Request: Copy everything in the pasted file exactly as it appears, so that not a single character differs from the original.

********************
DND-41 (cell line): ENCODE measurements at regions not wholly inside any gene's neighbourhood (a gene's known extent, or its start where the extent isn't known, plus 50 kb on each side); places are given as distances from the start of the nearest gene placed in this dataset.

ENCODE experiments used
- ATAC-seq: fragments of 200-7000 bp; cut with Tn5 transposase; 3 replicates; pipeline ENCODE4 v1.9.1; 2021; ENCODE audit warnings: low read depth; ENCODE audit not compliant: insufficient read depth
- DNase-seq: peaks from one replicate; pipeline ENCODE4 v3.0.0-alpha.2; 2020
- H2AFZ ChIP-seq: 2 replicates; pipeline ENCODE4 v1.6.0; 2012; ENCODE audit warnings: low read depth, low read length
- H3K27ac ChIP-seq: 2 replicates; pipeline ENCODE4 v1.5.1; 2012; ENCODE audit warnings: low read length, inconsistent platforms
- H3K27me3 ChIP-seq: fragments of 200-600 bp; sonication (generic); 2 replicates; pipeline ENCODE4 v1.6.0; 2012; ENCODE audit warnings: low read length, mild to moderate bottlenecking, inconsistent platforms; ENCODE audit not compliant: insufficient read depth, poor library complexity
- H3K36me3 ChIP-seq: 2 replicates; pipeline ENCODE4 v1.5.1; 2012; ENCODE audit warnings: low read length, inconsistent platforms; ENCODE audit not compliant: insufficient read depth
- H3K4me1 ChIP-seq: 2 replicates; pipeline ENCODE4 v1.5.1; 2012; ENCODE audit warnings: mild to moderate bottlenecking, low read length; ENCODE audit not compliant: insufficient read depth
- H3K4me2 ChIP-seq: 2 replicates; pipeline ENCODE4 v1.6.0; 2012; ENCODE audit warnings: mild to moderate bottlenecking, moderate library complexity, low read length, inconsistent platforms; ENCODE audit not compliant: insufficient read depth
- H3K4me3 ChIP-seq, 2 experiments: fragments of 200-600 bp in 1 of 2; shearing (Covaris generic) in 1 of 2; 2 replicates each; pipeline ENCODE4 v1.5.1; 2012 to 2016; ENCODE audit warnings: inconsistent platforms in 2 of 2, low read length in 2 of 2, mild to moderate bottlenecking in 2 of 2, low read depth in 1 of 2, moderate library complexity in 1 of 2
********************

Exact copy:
DND-41 (cell line): ENCODE measurements at regions not wholly inside any gene's neighbourhood (a gene's known extent, or its start where the extent isn't known, plus 50 kb on each side); places are given as distances from the start of the nearest gene placed in this dataset.

ENCODE experiments used
- ATAC-seq: fragments of 200-7000 bp; cut with Tn5 transposase; 3 replicates; pipeline ENCODE4 v1.9.1; 2021; ENCODE audit warnings: low read depth; ENCODE audit not compliant: insufficient read depth
- DNase-seq: peaks from one replicate; pipeline ENCODE4 v3.0.0-alpha.2; 2020
- H2AFZ ChIP-seq: 2 replicates; pipeline ENCODE4 v1.6.0; 2012; ENCODE audit warnings: low read depth, low read length
- H3K27ac ChIP-seq: 2 replicates; pipeline ENCODE4 v1.5.1; 2012; ENCODE audit warnings: low read length, inconsistent platforms
- H3K27me3 ChIP-seq: fragments of 200-600 bp; sonication (generic); 2 replicates; pipeline ENCODE4 v1.6.0; 2012; ENCODE audit warnings: low read length, mild to moderate bottlenecking, inconsistent platforms; ENCODE audit not compliant: insufficient read depth, poor library complexity
- H3K36me3 ChIP-seq: 2 replicates; pipeline ENCODE4 v1.5.1; 2012; ENCODE audit warnings: low read length, inconsistent platforms; ENCODE audit not compliant: insufficient read depth
- H3K4me1 ChIP-seq: 2 replicates; pipeline ENCODE4 v1.5.1; 2012; ENCODE audit warnings: mild to moderate bottlenecking, low read length; ENCODE audit not compliant: insufficient read depth
- H3K4me2 ChIP-seq: 2 replicates; pipeline ENCODE4 v1.6.0; 2012; ENCODE audit warnings: mild to moderate bottlenecking, moderate library complexity, low read length, inconsistent platforms; ENCODE audit not compliant: insufficient read depth
- H3K4me3 ChIP-seq, 2 experiments: fragments of 200-600 bp in 1 of 2; shearing (Covaris generic) in 1 of 2; 2 replicates each; pipeline ENCODE4 v1.5.1; 2012 to 2016; ENCODE audit warnings: inconsistent platforms in 2 of 2, low read length in 2 of 2, mild to moderate bottlenecking in 2 of 2, low read depth in 1 of 2, moderate library complexity in 1 of 2